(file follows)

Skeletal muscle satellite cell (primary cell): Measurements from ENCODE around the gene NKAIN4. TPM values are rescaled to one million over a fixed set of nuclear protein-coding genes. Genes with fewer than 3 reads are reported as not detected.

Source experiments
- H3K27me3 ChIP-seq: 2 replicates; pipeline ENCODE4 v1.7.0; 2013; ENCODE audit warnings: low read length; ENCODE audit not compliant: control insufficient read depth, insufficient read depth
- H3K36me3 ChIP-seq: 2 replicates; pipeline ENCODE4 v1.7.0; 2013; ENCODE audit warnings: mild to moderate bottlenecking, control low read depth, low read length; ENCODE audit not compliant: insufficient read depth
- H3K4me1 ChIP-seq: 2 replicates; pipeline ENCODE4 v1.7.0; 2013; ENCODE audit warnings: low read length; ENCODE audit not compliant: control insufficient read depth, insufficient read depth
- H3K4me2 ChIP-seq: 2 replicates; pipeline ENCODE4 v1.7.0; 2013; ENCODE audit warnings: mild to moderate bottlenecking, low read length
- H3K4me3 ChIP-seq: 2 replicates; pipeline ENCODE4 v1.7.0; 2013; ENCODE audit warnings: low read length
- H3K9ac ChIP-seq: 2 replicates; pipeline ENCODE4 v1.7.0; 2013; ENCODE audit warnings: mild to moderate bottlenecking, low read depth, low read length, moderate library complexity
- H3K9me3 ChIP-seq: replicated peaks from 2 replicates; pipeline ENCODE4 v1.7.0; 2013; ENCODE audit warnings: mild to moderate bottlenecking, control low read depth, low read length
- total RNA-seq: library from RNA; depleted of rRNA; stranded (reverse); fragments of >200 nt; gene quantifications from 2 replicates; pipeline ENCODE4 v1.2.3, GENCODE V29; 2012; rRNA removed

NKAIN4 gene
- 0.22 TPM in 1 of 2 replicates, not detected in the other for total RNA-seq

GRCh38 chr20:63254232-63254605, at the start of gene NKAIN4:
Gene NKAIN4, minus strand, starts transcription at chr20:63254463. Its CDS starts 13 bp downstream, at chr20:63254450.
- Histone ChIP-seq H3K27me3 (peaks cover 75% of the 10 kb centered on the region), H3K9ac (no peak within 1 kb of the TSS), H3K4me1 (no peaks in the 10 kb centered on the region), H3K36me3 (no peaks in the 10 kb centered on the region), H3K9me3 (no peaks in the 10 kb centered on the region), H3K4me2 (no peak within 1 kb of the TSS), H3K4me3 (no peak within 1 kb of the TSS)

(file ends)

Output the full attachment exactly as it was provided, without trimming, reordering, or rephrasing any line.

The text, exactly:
Skeletal muscle satellite cell (primary cell): Measurements from ENCODE around the gene NKAIN4. TPM values are rescaled to one million over a fixed set of nuclear protein-coding genes. Genes with fewer than 3 reads are reported as not detected.

Source experiments
- H3K27me3 ChIP-seq: 2 replicates; pipeline ENCODE4 v1.7.0; 2013; ENCODE audit warnings: low read length; ENCODE audit not compliant: control insufficient read depth, insufficient read depth
- H3K36me3 ChIP-seq: 2 replicates; pipeline ENCODE4 v1.7.0; 2013; ENCODE audit warnings: mild to moderate bottlenecking, control low read depth, low read length; ENCODE audit not compliant: insufficient read depth
- H3K4me1 ChIP-seq: 2 replicates; pipeline ENCODE4 v1.7.0; 2013; ENCODE audit warnings: low read length; ENCODE audit not compliant: control insufficient read depth, insufficient read depth
- H3K4me2 ChIP-seq: 2 replicates; pipeline ENCODE4 v1.7.0; 2013; ENCODE audit warnings: mild to moderate bottlenecking, low read length
- H3K4me3 ChIP-seq: 2 replicates; pipeline ENCODE4 v1.7.0; 2013; ENCODE audit warnings: low read length
- H3K9ac ChIP-seq: 2 replicates; pipeline ENCODE4 v1.7.0; 2013; ENCODE audit warnings: mild to moderate bottlenecking, low read depth, low read length, moderate library complexity
- H3K9me3 ChIP-seq: replicated peaks from 2 replicates; pipeline ENCODE4 v1.7.0; 2013; ENCODE audit warnings: mild to moderate bottlenecking, control low read depth, low read length
- total RNA-seq: library from RNA; depleted of rRNA; stranded (reverse); fragments of >200 nt; gene quantifications from 2 replicates; pipeline ENCODE4 v1.2.3, GENCODE V29; 2012; rRNA removed

NKAIN4 gene
- 0.22 TPM in 1 of 2 replicates, not detected in the other for total RNA-seq

GRCh38 chr20:63254232-63254605, at the start of gene NKAIN4:
Gene NKAIN4, minus strand, starts transcription at chr20:63254463. Its CDS starts 13 bp downstream, at chr20:63254450.
- Histone ChIP-seq H3K27me3 (peaks cover 75% of the 10 kb centered on the region), H3K9ac (no peak within 1 kb of the TSS), H3K4me1 (no peaks in the 10 kb centered on the region), H3K36me3 (no peaks in the 10 kb centered on the region), H3K9me3 (no peaks in the 10 kb centered on the region), H3K4me2 (no peak within 1 kb of the TSS), H3K4me3 (no peak within 1 kb of the TSS)